health and fluency
Children race from class to playground, their shouts tumbling happily into the chaos like fireworks at carnival: "Crazy! Let's do it!" "Wicked! You're mental!" Our history seems like a comic strip to them - they follow their instincts to find leaders for themselves. Yet while they're focused on their experiences their schooling still absorbs them, their development and growth both framed in the environments this describes.
We gather information about our environment from our senses, and then synthesize the whole we come to perceive. No being can see past this. Children, born expecting their world to make sense, see only foundations around them. They build on these regardless, learning as best they can, in a lifelong recursion that begins at conception, relying on information that is limited as well as broadened by experience.
Like the floor of a cave in the darkness, felt as pressure from the head of a walking stick against the palm of our hand, reality is real yet we can only imagine it. Our sense of it, of our life and environment, is just a model we construct in our minds, formed from those elements we can recognize - those that have significance for us. Even though things are not as obvious as they might appear reality still makes sense - whether or not that is clear - it's just that all we have of it is our perception.
In order to survive, every being must communicate appropriately with an environment that is made up of not only inanimate entities but animate ones. As relationships have developed between these, societies have formed, and as these became more complex and interdependent, multi-cellular, modular, and symbiotic beings evolved. For social as well as individual needs, communication developed and languages evolved, reflecting inherited pre-conceptions and framing perception, good or bad, right or wrong, mad or not.
Communicating constantly and unavoidably - through non-verbal more than verbal language - each of us expresses a unique, nested set of cultures. The cultures of our family, community, school, profession, region, and state, aggregate into one that is singular, personal, and unique. Both our experiences and our learning - even those which concern language and culture - are frame d by the understanding that this provides. For every individual this cultural understanding makes sense of what they do and who they are.
As well as patterning our environment with constructions and artifacts, our culture patterns our perception. Through the paradigm it provides we have learnt how to anticipate and interpret the responses we receive from the world around us, and how to sustain our society by balancing the responses of candor and kindness. When we discover it is not universal, categories and patterns that seemed concrete evaporate and we find ourselves speechless, tourists or immigrants grateful of familiar company.
Every individual being engages with reality by sensing a world of essentially relative data. This random stream is filtered and translated into functional information through a unique, personal culture that expands outwards from that of our mothers. This provides a trellis, guiding the development of our psyche as it crystallizes around a genetic algorithm, each layer of experience meshing with those laid down before, building moment by moment, impartially incorporating new understanding as well as privation.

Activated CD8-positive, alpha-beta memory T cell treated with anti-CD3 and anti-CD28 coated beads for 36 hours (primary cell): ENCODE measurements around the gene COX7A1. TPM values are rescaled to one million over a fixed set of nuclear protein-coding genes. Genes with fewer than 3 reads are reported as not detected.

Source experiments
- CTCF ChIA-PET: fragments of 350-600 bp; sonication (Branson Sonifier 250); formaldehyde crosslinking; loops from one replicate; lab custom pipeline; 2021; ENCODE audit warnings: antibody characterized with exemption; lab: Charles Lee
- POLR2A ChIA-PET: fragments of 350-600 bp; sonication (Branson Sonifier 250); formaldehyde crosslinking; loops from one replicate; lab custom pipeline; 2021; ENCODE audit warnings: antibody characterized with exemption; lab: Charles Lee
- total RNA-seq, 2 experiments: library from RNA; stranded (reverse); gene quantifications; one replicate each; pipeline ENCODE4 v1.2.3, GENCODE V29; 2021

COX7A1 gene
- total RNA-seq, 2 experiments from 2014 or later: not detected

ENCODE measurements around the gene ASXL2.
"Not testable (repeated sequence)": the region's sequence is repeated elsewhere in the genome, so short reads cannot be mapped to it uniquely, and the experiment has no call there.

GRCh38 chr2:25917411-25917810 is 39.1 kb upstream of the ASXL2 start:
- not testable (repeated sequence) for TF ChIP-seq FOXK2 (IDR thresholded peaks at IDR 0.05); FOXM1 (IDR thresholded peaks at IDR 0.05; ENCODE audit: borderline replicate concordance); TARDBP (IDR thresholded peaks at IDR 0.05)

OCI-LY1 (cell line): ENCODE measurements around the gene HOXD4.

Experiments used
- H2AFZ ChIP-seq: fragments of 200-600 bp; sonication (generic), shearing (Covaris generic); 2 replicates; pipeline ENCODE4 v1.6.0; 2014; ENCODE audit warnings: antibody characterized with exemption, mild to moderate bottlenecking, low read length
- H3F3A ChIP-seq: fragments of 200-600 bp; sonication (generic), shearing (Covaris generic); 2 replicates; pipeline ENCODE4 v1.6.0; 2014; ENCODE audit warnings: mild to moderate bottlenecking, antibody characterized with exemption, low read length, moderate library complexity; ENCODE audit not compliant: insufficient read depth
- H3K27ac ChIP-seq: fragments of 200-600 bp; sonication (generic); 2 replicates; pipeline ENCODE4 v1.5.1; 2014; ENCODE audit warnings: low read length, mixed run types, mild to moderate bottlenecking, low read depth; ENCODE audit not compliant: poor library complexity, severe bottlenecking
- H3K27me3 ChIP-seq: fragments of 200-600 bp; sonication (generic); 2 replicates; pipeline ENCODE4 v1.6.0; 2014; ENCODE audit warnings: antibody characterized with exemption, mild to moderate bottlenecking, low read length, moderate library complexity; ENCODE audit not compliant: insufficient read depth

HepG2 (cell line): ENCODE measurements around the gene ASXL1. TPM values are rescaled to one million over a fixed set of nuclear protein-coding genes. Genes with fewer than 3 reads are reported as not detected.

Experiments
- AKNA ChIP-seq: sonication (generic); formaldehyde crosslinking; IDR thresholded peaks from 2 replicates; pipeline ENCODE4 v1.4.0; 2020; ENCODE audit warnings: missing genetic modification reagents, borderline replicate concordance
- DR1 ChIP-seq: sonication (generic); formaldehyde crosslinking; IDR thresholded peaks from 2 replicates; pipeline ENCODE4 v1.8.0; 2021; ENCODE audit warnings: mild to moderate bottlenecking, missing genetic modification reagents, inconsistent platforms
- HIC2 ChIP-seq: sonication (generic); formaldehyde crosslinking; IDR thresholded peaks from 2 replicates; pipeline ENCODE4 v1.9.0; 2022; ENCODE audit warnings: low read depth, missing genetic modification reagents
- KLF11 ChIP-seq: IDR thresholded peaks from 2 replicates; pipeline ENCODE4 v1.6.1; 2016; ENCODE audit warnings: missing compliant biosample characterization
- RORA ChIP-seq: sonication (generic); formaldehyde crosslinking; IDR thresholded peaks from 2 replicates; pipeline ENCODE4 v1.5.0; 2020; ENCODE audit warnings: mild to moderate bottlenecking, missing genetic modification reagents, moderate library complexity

To successfully integrate with society, to obtain its protection and support, learning to communicate effectively is vital. Being shunned is often a death sentence. Infants are instinctively aware of this - as the insistence of their demands for conversation shows. Their drive to communicate readily overwhelms their other fears as well as their drives of hunger and thirst. We cry first, and then we suckle - all animals do. The pattern of expression we learn during ontogeny determines the quality of the conversations we have with the world around us. In later life, away from our family home, through this we must learn to negotiate meaning with those from cultures other than our own.
The survival of each being depends upon it making sense of its environments, external and internal, and appropriately communicating in them. Success in doing so determines not only biological well-being but also mental well-being - its meta-biological expression. The psyche, when understood as distinct from an ineffable soul, describes the fluency of our communication, and the success of our mental-wellbeing interventions is determined by their success in engaging with this.
From the UK House of Commons debate, 28 October 1943:
The Prime Minister (Mr. Churchill): ... On the night of 10th May, 1941, with one of the last bombs of the last serious raid, our House of Commons was destroyed by the violence of the enemy, and we have now to consider whether we should build it up again, and how, and when. We shape our buildings and afterwards our buildings shape us. Hansard, vol 393 cc403-73